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Lesson Transcript

Shalom, ani Yana. Hi everybody! I’m Yana.
Welcome to HebrewPod101.com’s “Ivrit be-shalosh dakot”. The fastest, easiest, and most fun way to learn Hebrew.
In the last lesson we learned how to count in Hebrew. I hope you spent some time practicing the numbers, because they will come in handy today. We’re going to learn how to go shopping in Israel!
Before we go, you need to know how to say “How much is it?”
Kama ze ole?
[slowly] Kama ze ole?
kama- is “how much” ze- is “this” (for an object), and ole- is “costs”.
Are you ready to go shopping? Let’s go!
You see something you like and want to ask the shop clerk how much it costs. The first thing to say to a shop clerk is…Sliha, do you remember what that means? "Excuse me!"
Sliha, kama ze ole?
[slowly] Sliha, kama ze ole?
You don’t even need to know the name of each thing you are interested in. You can just use Ze which means “this”. So it’s super easy!
If you want to ask about specific item, like a book, you say it differently;
Sliha, kama ole ha-sefer?
[slowly] Sliha, kama ole ha-sefer?
Ha-sefer means “this specific book”. So if you know the noun you want to ask about his price simply say; Sliha, kama ole ha and then the noun.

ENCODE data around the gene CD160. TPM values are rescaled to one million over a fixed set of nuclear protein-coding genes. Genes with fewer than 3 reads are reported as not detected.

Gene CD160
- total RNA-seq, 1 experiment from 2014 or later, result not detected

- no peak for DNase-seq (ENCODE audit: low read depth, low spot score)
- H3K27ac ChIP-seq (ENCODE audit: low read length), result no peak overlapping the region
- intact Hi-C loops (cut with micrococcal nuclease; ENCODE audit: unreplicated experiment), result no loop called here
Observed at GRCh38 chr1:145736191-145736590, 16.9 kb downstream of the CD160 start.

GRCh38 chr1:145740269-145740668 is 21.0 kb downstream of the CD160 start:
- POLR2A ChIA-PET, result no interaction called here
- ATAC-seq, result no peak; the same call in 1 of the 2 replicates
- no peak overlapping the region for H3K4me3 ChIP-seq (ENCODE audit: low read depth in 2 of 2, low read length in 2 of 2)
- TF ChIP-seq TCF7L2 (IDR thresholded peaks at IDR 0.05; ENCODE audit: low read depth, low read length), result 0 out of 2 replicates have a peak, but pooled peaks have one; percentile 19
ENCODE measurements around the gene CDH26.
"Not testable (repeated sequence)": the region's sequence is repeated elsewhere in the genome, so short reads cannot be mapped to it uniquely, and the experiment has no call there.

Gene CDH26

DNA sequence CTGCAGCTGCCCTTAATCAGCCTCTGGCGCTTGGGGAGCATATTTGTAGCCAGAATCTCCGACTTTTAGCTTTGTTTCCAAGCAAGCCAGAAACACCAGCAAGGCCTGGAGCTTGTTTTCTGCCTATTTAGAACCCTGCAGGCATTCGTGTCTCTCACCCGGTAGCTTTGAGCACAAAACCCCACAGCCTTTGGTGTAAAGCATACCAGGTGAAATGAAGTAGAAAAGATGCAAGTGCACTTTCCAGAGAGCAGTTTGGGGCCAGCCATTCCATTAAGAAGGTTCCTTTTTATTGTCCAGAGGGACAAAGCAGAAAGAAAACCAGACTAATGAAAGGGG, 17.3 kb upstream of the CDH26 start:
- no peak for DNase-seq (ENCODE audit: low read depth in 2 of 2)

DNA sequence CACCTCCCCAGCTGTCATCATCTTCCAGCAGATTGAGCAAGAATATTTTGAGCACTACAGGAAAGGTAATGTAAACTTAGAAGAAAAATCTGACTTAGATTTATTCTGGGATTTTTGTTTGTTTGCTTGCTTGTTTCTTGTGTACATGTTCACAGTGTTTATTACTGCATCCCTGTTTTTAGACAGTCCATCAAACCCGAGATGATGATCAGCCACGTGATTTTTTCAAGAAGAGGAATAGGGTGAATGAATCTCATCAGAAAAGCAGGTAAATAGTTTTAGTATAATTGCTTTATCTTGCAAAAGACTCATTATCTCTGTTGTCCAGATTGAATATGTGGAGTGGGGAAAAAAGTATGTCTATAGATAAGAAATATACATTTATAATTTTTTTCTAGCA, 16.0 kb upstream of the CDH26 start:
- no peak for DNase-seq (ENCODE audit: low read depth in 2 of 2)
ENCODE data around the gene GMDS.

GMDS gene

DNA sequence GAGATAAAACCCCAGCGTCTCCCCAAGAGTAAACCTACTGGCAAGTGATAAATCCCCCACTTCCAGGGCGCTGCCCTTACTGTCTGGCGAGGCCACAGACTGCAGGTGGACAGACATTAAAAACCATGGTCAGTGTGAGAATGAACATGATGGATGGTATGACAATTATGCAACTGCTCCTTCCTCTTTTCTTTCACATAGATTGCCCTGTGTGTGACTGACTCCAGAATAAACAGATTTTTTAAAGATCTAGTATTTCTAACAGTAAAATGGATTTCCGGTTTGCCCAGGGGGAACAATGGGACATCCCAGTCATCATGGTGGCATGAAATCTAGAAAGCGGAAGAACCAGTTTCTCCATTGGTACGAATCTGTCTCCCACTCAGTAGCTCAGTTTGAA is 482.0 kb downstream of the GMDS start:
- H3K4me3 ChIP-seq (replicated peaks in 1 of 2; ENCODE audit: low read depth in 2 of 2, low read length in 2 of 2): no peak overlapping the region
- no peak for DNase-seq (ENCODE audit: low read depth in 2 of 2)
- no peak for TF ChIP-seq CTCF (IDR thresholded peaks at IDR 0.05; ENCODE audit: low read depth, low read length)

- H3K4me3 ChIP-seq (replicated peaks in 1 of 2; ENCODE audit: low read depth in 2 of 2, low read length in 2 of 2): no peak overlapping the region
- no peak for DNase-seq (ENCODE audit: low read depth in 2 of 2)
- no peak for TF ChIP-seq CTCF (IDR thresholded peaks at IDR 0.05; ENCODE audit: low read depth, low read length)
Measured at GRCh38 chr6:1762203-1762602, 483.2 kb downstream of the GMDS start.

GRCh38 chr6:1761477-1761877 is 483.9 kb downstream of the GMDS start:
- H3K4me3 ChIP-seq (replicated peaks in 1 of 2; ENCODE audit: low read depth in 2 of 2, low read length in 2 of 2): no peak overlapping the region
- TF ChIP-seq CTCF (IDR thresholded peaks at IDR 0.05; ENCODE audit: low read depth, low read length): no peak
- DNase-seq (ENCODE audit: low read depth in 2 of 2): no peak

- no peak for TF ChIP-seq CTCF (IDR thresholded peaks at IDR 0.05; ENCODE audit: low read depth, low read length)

Sliha, kama ole ha-sefer? "Excuse me, how much is this book?"
Remember that Hebrew is a gender language? So when you ask about the book, which is a male noun in Hebrew you say ole, but if you ask about female noun like “skirt”, you say; Sliha, kama ola ha-hatsait?
Hatsait is a feminine noun, therefore the verb “cost” changes accordingly to ola.
Sliha, kama ola ha-hatsait?
"Excuse me, how much is this (specific) skirt?"
[slowly] Sliha, kama ola ha-hatsait?
Usually the clerk will answer by only saying the amount it costs, for example;
Shmonim ve-tesha Shekel...
Shloshim Shekel...
Mea Shekel...
What number is Shmonim ve-tesha? I’m not telling you! Okay, okay, it’s "Eighty nine"!
Shmonim ve-tesha Shekel
"It costs eighty nine Shekel".
Now it’s time for Yana’s Insights.
A quicker way to ask “How much?” is Kama ze? Which literally means “How much?” Even when you ask for a coffee at the counter you can ask the cashier;
Kafe ehad bevakasha. Kama ze?
“One coffee please, how much is it?”
[slowly] Kafe ehad bevakasha. Kama ze?
At this point, can you count Shekel in Hebrew? We are going to learn how to do this and much more in the next lesson!
Ill be waiting for you in our next Ivrit be-shalosh dakot lesson.